* Euro squeezes higher, but wariness as ECB policy meeting looms
* Aussie dollar eyes RBA policy review for near-term impetus (Recasts with New York trading, changes byline, dateline; previous London)
By Daniel Bases
NEW YORK, Aug 4 (Reuters) - Currencies traded in narrow ranges on Monday against the U.S. dollar, with prices holding up from last week's recent lows while attention shifts to central bank meetings later in the week.
The euro was holding most of Friday's gains, although down slightly on the day at $1.3419 in morning trade in New York.
On Friday, the robust but lower-than-forecast U.S. jobs report handed the dollar its biggest one-day fall in nearly a month, although it did not temper expectations for the start of the U.S. Federal Reserve's interest rate-tightening cycle.
Upcoming central bank meetings by the Reserve Bank of Australia on Tuesday, European Central Bank and the Bank of England on Thursday, followed by the Bank of Japan on Friday, will drive much of the trading, rather than U.S. economic data, analysts said.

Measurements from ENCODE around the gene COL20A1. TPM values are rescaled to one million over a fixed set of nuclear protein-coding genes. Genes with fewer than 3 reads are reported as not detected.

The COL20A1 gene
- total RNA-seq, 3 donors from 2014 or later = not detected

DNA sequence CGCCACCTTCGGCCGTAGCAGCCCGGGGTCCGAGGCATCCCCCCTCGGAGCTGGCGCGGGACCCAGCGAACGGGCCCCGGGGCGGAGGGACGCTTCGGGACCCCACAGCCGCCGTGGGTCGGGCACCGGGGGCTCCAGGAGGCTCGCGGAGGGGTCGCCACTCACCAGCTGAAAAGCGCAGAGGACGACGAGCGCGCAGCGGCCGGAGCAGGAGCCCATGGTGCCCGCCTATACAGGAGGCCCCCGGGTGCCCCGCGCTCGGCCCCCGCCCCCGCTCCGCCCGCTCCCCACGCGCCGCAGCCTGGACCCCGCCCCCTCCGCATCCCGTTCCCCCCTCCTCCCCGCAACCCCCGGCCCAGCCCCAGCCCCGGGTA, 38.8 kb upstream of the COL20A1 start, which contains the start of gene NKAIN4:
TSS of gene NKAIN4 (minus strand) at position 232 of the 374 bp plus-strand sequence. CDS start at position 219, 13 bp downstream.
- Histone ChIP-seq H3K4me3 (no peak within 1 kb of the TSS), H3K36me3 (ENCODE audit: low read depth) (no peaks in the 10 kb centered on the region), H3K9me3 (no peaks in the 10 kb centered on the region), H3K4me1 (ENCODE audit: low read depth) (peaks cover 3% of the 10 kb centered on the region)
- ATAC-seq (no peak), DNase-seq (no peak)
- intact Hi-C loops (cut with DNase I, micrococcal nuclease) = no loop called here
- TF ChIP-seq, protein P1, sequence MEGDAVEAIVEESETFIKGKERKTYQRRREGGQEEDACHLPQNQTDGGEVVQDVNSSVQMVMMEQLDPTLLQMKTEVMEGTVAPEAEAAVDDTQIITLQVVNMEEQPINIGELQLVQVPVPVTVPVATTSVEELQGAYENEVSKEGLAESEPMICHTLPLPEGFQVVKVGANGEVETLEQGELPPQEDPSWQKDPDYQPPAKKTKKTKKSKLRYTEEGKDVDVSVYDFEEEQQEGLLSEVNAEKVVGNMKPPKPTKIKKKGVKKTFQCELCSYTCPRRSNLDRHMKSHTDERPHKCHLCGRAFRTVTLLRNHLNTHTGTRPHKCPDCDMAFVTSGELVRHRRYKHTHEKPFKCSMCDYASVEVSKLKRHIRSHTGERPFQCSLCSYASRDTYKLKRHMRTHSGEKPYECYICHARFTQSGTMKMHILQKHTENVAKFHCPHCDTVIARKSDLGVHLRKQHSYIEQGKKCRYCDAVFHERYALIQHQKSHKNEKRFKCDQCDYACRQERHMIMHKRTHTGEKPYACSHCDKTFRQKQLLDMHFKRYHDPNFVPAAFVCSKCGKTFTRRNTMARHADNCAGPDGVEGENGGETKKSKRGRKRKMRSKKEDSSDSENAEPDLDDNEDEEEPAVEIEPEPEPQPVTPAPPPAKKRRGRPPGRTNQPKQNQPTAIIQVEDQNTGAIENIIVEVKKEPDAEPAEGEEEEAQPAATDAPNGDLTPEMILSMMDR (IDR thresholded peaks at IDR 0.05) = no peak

"We are going to be watching the ECB probably the closest. The policy between the Fed and ECB is diverging, with the U.S. policy moving toward tightening and the ECB moving toward loosening," said John Doyle, director of markets at Tempus Consulting in Washington.
"The euro was stubbornly strong for many months, but I think the reaction now is justified with its weakening given central bank policy expectations, albeit in slow motion," he said.
The U.S. currency enjoyed its best month in July since January of last year, feeding expectations it may finally be ready to rally for the longer-term even if there seems to be little fuel for another surge this week.
The Fed is thought to be heading steadily toward a first rise in rates next year, while the ECB may have to battle falling prices with further monetary easing. Overall euro zone inflation in July was just 0.4 percent.
"The dollar has gained a lot in the last few weeks so we were probably due a positioning-led correction," said Geoffrey Yu, a strategist at Swiss bank UBS in London.
"The inflation report last week did not help the euro but we don't see any downside catalysts for it (from the ECB) this week. The main interest is whether the dollar can continue this rally."
The dollar traded off slightly against the yen at 102.50, down 0.11 percent, having stretched last week to a four-month high against the Japanese currency.
The Aussie dollar also popped back above 93 U.S. cents , from two-month lows of $0.9275. After limited reaction to slightly stronger-than-expected Australian retail sales, Aussie bulls will be looking to the Reserve Bank of Australia interest rate meeting on Tuesday.
Sterling rose 0.10 percent on the day to $1.6836.
(Editing by Catherine Evans and Nick Zieminski)